Pulpotomy refers to a common endodontic procedure in which dental pulp is removed from the pulp chamber. This procedure is usually done on primary teeth (children's teeth) by a pediatric dentist.
Pulpotomy is necessary in instances where the pulp of a tooth has become infected due to deep decay or a crack within the tooth and the infected areas need to be removed. In pulpotomy all of the coronal pulp tissue is removed from the crown (visible portion of the tooth above the gums) but the pulp tissue in the root canals remain. This is different that pulpectomy in which all of the pulp is removed from both the root canals and crown. Damage to the pulp becomes visible when a pocket of pus forms at the tip of the tooth root (abscess). If left alone the infection in the tooth will spread and cause further damage to the bone around the tooth. This can lead to the tooth falling out.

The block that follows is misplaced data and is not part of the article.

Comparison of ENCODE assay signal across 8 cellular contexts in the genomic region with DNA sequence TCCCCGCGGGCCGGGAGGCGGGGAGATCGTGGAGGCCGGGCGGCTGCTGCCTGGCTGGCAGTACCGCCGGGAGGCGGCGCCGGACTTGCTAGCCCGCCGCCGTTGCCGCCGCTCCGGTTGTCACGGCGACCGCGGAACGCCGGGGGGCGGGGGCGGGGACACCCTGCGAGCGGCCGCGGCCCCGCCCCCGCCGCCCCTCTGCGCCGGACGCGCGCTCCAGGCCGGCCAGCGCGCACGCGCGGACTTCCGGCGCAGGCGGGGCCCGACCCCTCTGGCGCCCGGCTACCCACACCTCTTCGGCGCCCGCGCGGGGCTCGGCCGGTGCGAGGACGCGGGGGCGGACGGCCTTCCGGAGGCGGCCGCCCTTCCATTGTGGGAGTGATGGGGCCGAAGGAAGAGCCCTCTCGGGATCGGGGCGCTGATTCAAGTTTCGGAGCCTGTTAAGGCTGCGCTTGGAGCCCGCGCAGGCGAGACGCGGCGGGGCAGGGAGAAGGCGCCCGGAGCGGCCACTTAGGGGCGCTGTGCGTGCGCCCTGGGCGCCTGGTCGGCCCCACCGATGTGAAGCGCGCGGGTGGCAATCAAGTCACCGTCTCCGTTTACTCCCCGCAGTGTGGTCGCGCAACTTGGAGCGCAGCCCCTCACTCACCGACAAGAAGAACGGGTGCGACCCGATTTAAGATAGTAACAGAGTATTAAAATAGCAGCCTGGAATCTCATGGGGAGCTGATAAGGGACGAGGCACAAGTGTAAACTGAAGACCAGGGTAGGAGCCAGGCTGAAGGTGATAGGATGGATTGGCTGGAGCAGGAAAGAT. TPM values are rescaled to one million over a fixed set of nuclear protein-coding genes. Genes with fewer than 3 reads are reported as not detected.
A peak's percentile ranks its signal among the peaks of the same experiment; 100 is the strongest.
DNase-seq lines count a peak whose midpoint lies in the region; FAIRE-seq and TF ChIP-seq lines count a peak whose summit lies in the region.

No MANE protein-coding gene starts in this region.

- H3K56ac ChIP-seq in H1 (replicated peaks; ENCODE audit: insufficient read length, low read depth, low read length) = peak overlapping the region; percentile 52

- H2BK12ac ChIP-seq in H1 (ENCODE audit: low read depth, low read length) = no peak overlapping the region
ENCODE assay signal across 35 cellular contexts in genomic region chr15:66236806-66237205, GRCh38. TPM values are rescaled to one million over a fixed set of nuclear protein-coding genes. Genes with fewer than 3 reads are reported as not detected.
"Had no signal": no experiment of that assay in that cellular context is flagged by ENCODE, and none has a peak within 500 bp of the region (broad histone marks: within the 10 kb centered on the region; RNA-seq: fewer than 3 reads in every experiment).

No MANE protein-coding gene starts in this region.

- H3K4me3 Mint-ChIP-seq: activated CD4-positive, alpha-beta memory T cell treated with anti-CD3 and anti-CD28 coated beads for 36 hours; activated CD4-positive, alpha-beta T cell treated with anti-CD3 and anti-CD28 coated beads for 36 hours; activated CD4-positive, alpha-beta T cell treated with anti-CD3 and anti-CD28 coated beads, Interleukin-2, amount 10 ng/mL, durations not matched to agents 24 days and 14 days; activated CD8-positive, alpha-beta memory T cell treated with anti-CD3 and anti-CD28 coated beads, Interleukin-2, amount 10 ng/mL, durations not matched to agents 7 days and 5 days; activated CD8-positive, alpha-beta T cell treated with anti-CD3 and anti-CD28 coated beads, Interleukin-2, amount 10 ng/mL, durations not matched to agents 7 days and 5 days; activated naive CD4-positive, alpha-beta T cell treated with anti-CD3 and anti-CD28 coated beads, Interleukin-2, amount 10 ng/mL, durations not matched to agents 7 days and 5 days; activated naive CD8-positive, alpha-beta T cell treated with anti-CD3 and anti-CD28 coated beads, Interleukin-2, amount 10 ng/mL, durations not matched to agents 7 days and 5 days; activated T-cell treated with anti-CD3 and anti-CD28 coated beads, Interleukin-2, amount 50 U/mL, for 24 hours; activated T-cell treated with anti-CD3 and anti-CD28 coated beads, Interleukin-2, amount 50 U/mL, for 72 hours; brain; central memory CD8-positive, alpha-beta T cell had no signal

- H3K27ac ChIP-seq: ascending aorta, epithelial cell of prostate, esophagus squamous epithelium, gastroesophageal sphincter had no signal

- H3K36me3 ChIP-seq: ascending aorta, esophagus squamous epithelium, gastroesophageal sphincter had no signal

The only alternative to pulpotomy is tooth extraction which although initially cheaper requires further implementation of a dental implant or a bridge. Extraction could also cause a shift in the surrounding teeth resulting in crooked teeth and eventually possible teeth loss.